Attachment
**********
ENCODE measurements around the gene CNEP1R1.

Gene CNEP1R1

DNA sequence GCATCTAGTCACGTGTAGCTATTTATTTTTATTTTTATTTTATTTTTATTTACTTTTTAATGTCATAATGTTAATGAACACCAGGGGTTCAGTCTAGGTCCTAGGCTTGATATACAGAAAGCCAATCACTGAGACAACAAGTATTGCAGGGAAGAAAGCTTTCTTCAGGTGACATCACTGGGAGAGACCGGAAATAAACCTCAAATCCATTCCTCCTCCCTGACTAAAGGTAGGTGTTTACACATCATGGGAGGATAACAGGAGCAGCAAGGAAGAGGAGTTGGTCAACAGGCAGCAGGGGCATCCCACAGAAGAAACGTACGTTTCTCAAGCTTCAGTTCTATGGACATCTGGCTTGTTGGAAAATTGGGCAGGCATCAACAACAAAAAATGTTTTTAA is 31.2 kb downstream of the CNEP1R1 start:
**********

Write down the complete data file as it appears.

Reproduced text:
ENCODE measurements around the gene CNEP1R1.

Gene CNEP1R1

DNA sequence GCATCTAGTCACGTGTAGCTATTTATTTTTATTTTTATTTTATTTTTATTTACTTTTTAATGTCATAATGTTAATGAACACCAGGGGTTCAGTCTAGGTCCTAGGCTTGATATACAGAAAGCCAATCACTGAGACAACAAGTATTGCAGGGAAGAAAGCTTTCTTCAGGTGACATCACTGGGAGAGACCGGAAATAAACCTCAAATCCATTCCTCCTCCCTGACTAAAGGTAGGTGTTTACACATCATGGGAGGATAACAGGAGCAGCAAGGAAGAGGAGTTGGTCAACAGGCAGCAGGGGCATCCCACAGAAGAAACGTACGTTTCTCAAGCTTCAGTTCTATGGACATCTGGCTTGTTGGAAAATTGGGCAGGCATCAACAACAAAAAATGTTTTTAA is 31.2 kb downstream of the CNEP1R1 start: